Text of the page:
How did you come to work on EverQuest / EverQuest II?

I was working for EA in Surfers Paradise Australia. My wife and I were supposed to be there for two years, but it wound up being a quicker trip so we both found ourselves without jobs staying at a friend’s house in Portland OR. I had a lot of friends working at Sony Online Entertainment at the time, and an animator spot opened up on EQ. I was flown down to take a test, which was to animate a Shik’nar attack and a Barbarian Male casting animation. I had been using Maya to animate, and they were using Max, so I had to learn that quickly while I was taking the test, but it worked out well enough as they hired me.


How long have you been working on EQ / EQII?

I started working on EQ in 2002 and was there until the middle of 2005 -- Planes of Power through Depths of Darkhollow. I took a break, and my wife and I moved to Seattle, but the weather killed me up there, and I came back in 2008 to work on EQ2. When I came back, I was almost in the same cubicle that I was in three years before! For over 12 years I have mostly been working on EQ2, but I’m now also working on EQ again. It’s probably 75% EQ2 and 25% EQ.


What was the first project you worked on for EQ / EQII?

The first character I worked on for EQ was Sol Ro in Planes of Power. I was hired to animate all the gods. In EQ2, the first thing I did was some Froglok animations for launch. We were in between EQ expansions, and I was borrowed to work on the frogs for a bit. The run and walk I did for them are still in there but that’s about it from that time. When I came back to EQ2 in 2008, the first thing I animated was that one-eyed stalactite thing -- a roper? They stand still until you walk by them and do a really cool combat enter that has never worked. I doubt anyone has seen that animation now that I think about it.


What is the favorite project that you’ve worked on?

There are  a lot of characters I have worked on! The EQ frogloks were a lot of fun. Depths of Darkhollow has some of my favorites, the little robot guy, the werewolves, and there’s a new orc in there that I really like. In EQ2, the Kerafyrm giant event was a lot of fun to work on but then maybe the meastbeasts? The ducks? We had a lot of fun making all the videos for those. Every time we do something really cool in EQ2, I think how are we going to top that one and then the next thing has even more legs and tentacles. I actually got a little burned out on dragons in that one expansion. Really another dragon?! So the next expansion ended up being all tentacles.


How did you break into the game industry? 

My background is in 2D animation. I trained with one of the original Disney animators, and then I worked on a few Don Bluth films that most people never saw. Right around that time, despite Disney having really big hits, the 2D film industry hit a slump. Luckily, I found my way to a small game company that needed animators for a Genesis Goofy game. After that first game job, my game career took off.  Sega, Sony/989 and eventually SOE.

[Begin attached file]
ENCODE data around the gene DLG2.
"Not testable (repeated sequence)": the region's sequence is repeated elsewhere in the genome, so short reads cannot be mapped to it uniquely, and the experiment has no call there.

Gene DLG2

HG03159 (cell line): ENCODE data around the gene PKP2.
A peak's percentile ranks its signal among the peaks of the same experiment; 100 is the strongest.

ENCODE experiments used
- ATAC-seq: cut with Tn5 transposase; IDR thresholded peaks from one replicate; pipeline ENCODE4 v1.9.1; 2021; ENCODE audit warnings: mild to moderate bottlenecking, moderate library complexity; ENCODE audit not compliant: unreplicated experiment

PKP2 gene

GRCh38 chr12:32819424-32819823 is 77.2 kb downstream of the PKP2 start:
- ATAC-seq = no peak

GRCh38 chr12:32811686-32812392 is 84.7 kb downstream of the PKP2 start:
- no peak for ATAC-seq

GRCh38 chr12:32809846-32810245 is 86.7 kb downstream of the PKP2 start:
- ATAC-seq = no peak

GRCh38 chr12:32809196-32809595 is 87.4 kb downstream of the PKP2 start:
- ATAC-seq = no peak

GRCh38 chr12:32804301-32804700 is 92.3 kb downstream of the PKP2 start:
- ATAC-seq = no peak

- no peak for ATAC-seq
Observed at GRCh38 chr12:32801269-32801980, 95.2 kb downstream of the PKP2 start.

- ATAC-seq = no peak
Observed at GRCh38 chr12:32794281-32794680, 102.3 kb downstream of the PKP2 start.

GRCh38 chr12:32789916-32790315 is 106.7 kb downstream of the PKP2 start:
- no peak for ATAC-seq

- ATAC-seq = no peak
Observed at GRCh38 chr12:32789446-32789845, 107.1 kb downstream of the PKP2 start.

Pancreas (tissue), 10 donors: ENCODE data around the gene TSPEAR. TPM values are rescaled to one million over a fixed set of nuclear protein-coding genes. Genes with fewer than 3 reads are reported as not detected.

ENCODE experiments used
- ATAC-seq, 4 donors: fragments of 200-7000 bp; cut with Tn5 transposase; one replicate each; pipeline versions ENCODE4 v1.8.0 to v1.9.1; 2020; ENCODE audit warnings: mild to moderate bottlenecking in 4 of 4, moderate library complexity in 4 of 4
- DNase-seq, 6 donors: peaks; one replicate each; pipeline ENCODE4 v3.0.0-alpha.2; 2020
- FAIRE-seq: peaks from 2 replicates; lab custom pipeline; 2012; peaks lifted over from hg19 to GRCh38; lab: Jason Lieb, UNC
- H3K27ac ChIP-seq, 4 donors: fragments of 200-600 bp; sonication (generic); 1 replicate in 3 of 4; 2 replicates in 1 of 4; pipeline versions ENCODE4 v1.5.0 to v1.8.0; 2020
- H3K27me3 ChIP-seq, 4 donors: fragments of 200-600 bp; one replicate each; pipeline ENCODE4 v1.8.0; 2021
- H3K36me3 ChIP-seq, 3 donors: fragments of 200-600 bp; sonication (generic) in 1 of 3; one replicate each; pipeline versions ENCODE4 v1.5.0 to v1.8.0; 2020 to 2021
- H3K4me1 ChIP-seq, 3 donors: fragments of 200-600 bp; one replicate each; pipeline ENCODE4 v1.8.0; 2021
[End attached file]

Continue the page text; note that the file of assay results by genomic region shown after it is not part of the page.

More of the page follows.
What advice do you have for someone that wants to break into the game industry?

Animation is, in my opinion, one of the harder jobs to get in the industry. Not only do you have to know the software, you need a good art foundation. There are principles and formulas that you have to get in your head, and it doesn’t happen overnight. I tell students, don’t get frustrated, be patient, and you will get it.


What/Who is your favorite [item/npc]?

In EQ, it’s the frogloks. They still crack me up. We all sat in an office the night they invaded Grobb, and it was funny watching players trying to keep them out. I think, for everyone they killed, two more spawned. For EQ2, my favorite thing is usually what I’m working on at the moment, and then three weeks later, I hate it and wind up going back to redo it. The meat beasts are a lot of fun. I  love the EQ2 T-Rex. He has a lot of personality, and I really like the cat dance on the new Vah Shir.


What’s the most challenging / most rewarding project you’ve worked on? 

The Kerafyrm event was really hard to get working. Our engine isn’t animator friendly, so I usually find hacks around hacks to get things working right. When you see Kerafyrm flying away, he is also scaling to 0.001 to get him out of there. The most rewarding projects are the ones that the player really gets behind. Duck mounts, meatbeasts, brooms and rabbits. Those are probably the most memorable because of the fun our players had with them.


What do you know now that you wish you knew when you started?

When you find a great team that works well together, stick with them. The first thing people used to do back when I first started was to jump all over the place from company to company, and it’s hard to gel with a team when you are always on the move. The EQ and EQ2 teams are really tightly knit, and we all work really well together and have a lot of fun doing it.


What’s the first thing that got you interested in working in the game industry?

The very first thing that probably made me want to be an animator was my mom taking me to see Fantasia in the early ‘70s. When that T-Rex makes its first appearance in The Rite of Spring, that made such an impression on me that I knew that’s what I wanted to do. Ray Harryhausen films were also a big influence. I remember when Asteroids and Space Invaders first hit the arcades, so I pretty much grew up playing video games. There were a lot of late nights with my high school pals playing Demon Attack on the Atari 2600. I grew up playing video games, reading comic books, watching cartoons and monsters movies, so I think it was inevitable that I would wind up in the game industry!